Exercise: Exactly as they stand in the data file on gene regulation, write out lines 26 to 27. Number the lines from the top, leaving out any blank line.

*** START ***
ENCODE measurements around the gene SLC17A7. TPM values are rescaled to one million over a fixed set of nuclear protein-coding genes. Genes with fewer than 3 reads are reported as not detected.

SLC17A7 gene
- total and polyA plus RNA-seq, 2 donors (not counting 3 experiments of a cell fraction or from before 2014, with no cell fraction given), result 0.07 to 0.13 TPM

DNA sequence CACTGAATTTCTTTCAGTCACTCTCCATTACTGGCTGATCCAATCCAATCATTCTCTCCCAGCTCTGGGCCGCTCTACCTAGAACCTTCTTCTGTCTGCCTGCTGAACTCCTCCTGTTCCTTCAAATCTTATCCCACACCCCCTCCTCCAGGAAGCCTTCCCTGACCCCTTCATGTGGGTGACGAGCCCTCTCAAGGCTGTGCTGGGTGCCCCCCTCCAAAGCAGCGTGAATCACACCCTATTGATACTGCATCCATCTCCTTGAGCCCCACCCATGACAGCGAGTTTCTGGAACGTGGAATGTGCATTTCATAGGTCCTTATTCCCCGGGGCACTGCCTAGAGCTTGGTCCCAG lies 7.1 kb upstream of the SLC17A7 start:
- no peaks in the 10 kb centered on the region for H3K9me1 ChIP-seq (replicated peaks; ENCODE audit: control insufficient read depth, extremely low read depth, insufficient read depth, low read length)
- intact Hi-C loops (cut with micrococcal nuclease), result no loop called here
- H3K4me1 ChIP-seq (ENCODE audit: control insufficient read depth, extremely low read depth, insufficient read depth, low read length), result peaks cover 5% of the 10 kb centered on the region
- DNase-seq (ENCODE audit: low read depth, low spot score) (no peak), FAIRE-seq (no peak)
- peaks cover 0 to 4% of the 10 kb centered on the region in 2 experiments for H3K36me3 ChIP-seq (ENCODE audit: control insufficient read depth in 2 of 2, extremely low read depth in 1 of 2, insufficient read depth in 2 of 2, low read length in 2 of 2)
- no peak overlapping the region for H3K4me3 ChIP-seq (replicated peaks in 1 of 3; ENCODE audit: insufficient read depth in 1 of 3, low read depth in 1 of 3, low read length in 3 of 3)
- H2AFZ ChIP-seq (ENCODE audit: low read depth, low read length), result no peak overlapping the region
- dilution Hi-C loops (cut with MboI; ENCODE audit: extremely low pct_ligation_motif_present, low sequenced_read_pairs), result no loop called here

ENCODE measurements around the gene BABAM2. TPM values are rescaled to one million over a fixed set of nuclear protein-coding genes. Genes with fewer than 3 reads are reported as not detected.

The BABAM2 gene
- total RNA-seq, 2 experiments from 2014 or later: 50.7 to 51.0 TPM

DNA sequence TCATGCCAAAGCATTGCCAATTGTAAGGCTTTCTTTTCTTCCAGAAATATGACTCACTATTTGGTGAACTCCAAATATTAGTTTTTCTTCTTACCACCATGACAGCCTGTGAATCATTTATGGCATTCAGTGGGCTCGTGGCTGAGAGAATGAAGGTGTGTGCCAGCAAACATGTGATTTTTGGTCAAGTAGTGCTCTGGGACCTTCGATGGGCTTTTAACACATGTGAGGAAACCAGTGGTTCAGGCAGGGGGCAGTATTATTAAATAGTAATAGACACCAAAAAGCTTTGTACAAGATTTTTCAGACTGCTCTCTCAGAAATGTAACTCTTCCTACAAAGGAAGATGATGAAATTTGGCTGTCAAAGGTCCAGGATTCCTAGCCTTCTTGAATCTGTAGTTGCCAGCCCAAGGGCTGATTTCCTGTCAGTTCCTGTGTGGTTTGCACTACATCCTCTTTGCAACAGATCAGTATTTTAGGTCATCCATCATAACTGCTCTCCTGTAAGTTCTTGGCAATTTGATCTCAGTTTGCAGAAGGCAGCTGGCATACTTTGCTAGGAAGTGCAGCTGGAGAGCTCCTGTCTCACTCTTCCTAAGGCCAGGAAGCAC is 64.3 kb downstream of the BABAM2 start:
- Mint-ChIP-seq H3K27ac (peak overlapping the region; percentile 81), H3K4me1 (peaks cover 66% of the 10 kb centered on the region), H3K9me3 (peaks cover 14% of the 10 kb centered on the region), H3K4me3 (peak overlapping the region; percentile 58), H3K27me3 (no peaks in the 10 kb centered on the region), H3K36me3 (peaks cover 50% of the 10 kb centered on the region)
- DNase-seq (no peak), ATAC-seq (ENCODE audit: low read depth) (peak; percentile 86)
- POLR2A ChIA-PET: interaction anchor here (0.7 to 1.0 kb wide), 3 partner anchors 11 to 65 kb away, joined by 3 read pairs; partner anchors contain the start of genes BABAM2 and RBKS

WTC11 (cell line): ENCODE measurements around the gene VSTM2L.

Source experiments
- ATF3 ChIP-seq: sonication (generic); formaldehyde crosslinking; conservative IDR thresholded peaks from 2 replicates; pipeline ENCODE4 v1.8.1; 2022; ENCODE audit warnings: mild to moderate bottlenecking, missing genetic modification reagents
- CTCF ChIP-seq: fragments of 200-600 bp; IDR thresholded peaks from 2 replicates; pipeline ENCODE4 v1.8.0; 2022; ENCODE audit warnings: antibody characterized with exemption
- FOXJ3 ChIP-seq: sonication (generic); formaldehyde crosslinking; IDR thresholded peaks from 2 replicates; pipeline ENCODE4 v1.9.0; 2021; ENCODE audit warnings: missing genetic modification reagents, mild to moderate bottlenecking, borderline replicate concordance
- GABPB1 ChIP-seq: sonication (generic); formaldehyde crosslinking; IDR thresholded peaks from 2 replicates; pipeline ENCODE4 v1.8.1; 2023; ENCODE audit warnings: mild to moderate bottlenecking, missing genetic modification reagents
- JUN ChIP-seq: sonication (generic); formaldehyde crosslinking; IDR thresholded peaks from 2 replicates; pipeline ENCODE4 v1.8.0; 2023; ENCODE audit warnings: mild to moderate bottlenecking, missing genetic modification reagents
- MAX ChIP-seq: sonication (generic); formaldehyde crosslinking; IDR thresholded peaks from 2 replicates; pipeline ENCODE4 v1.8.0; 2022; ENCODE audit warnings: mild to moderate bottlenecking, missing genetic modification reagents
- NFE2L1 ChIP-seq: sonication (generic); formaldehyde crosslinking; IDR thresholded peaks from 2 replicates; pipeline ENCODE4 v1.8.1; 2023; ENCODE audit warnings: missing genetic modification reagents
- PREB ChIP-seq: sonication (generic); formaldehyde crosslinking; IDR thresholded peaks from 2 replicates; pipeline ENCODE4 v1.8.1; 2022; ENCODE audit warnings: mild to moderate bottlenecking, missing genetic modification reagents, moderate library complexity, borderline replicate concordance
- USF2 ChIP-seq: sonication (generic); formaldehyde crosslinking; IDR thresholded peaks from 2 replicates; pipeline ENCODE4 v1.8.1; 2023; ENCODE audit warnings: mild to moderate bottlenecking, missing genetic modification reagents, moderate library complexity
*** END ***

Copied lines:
- JUN ChIP-seq: sonication (generic); formaldehyde crosslinking; IDR thresholded peaks from 2 replicates; pipeline ENCODE4 v1.8.0; 2023; ENCODE audit warnings: mild to moderate bottlenecking, missing genetic modification reagents
- MAX ChIP-seq: sonication (generic); formaldehyde crosslinking; IDR thresholded peaks from 2 replicates; pipeline ENCODE4 v1.8.0; 2022; ENCODE audit warnings: mild to moderate bottlenecking, missing genetic modification reagents